Pimco is one of the largest and most respected money manager companies around. Bill Gross and his fund, the Total Return Fund, were at the heart of the company’s reputation. During his tenure at managing the fund, Gross only had 3 losing years in 1994, 1999, and 2013, even then, the losses were relatively minimal. However, everything came to a halt September 26, 2014, when Gross abruptly announced that he was leaving Pimco to join Janus Capital. When Allianz, Europe’s largest insurer, purchased a 70% stake in Pimco for $3.3 billion back in 1999, it certainly looked like a great investment. Now, Allianz CEO Michael Diekmann is trying to calm investors and assure them that the investment principles still apply despite Gross’s departure.
Diekmann continues to worry about outflows at PIMCO
“I am watching outflows at Pimco on a daily basis,” says Diekmann. Pimco saw outflows of $268 billion in 2014, and saw 10% of its total assets taken out to $1.68 trillion. The Total Return Fund, specifically, had assets under management of $134.6 billion as of January 31st, down from the peak of $293 billion in April 2013. Allianz was forced to enact a 225 million Euro bonus program to help make sure Pimco did not lose any more top managers. In the end, Allianz paid out 24 million Euros specifically in the fourth quarter. Allianz is losing 3% today after disappointing fall in earnings, due to heavy costs and damage control from Gross’s exit. Analysts were forecasting net profits of 6.45 billion Euros, but the company reported net profit of 6.22 billion Euros.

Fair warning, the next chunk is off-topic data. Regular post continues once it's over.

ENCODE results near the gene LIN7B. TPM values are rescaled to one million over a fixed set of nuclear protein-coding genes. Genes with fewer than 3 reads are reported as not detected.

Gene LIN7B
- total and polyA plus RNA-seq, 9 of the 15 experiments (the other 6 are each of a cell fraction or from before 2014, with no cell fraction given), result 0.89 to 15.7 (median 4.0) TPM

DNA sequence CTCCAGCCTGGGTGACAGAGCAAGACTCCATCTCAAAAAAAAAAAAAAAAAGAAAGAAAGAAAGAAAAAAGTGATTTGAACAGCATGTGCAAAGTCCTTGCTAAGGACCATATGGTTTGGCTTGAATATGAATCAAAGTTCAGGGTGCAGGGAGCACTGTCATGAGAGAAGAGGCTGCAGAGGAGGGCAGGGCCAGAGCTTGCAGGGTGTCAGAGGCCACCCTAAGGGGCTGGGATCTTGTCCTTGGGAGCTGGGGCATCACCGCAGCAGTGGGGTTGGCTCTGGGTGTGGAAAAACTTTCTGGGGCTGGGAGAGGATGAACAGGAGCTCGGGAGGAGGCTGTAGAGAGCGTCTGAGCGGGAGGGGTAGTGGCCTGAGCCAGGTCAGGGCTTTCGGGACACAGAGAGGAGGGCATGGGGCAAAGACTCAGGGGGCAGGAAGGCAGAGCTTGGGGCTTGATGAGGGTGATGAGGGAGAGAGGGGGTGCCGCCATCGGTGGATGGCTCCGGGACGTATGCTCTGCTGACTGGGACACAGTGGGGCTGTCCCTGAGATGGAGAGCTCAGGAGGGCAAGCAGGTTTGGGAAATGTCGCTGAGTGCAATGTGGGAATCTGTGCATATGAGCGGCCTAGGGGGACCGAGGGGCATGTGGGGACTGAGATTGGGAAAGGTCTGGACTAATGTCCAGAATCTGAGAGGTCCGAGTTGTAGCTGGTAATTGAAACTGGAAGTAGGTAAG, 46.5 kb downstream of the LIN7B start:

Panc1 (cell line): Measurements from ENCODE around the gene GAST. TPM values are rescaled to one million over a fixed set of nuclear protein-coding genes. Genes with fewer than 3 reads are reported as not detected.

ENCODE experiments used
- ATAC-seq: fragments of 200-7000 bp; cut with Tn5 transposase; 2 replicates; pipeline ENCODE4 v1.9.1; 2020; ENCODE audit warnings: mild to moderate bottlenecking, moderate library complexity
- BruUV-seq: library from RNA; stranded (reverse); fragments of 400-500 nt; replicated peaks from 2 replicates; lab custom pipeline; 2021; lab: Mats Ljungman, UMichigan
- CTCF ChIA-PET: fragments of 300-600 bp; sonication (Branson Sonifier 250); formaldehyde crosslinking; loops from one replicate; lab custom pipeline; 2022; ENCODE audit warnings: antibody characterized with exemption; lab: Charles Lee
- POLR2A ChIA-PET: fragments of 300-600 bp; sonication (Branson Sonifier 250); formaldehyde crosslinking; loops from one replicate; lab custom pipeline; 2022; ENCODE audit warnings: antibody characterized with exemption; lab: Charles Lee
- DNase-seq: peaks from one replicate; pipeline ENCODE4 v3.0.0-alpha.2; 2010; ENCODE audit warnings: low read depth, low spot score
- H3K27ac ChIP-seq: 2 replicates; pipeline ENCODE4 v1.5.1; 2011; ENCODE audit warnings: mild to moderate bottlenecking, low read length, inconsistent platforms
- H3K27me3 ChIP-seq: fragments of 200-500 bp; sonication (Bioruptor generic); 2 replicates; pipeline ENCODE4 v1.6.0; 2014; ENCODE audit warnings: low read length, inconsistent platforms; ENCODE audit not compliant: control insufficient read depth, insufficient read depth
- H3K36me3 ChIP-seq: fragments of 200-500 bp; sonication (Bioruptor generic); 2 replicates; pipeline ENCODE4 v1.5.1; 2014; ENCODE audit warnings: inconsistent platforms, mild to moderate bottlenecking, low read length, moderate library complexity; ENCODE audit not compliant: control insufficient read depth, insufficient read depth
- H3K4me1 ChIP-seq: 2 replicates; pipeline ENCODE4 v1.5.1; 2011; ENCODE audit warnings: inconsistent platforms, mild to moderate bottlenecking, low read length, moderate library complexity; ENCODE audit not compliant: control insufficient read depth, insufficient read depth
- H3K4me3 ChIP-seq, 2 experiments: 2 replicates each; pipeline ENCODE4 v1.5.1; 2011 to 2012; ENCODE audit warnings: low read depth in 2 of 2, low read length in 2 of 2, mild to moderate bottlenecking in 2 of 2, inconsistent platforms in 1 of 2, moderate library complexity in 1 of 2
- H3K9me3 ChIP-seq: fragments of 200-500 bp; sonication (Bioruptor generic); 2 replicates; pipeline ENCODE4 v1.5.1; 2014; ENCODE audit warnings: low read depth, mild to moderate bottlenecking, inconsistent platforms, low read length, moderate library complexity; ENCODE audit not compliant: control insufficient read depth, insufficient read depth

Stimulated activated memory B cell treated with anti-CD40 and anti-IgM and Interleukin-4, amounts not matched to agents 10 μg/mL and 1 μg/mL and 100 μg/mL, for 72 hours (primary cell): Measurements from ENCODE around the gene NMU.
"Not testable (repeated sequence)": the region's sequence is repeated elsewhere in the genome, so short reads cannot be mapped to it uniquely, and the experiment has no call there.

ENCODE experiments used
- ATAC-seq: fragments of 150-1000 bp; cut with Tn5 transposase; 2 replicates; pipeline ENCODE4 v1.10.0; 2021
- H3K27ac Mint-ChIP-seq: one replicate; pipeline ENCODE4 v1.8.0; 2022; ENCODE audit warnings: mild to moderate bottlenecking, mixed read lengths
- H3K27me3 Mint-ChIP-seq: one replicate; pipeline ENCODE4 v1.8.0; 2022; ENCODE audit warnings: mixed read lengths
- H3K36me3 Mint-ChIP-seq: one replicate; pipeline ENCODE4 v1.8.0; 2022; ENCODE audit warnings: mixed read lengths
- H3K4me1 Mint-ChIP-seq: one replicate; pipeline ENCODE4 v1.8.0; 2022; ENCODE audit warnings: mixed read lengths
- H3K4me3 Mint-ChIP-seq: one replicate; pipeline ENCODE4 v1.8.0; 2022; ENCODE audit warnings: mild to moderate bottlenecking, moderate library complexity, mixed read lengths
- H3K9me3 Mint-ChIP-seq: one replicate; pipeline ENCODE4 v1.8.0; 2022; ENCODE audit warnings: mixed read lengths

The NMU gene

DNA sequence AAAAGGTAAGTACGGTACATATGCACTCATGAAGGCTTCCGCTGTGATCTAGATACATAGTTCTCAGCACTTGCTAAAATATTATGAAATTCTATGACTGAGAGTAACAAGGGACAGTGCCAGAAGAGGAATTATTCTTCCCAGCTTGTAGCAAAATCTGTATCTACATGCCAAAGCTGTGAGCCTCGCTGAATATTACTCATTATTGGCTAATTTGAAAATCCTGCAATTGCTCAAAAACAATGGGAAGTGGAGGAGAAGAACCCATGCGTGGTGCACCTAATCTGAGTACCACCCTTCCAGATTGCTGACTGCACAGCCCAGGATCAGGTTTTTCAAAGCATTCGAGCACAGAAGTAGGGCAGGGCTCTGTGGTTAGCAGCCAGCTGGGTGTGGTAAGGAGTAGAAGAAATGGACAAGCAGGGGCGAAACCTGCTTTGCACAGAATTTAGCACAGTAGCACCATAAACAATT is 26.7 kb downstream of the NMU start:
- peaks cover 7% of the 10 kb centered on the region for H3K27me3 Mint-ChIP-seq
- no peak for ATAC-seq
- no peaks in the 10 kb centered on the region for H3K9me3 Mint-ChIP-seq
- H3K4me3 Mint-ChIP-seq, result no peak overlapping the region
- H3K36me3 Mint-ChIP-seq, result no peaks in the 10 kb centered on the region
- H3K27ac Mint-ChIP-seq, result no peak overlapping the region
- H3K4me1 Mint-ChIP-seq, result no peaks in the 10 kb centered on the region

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Allianz hopes majority of outflows are over
While outflows do remain, they have slowed in February, thanks to “Pimco’s solid performance” so far in 2015. Roughly, February outflows are in line with what the company saw in January. Additionally, Allianz is beginning to see some inflows of funds coming back into the money manager, adding optimism to its outlook. With the bull market continuing forward and a continued “easy money” policy by central banks, asset managers stand to continue benefitting. This will certainly stop the majority of the bleeding that Pimco and Allianz have seen over the past five months.
Overall, Bill Gross’s exit was a huge loss for Pimco and Allianz, not just financially but morally as well. However, five months later it appears that investors are finally beginning to accept the departure and slowly putting money back into the firm. Allianz struggled in the fourth quarter largely due to the Gross exit, but that is in the past and Diekmann surely is suggesting the worst is over.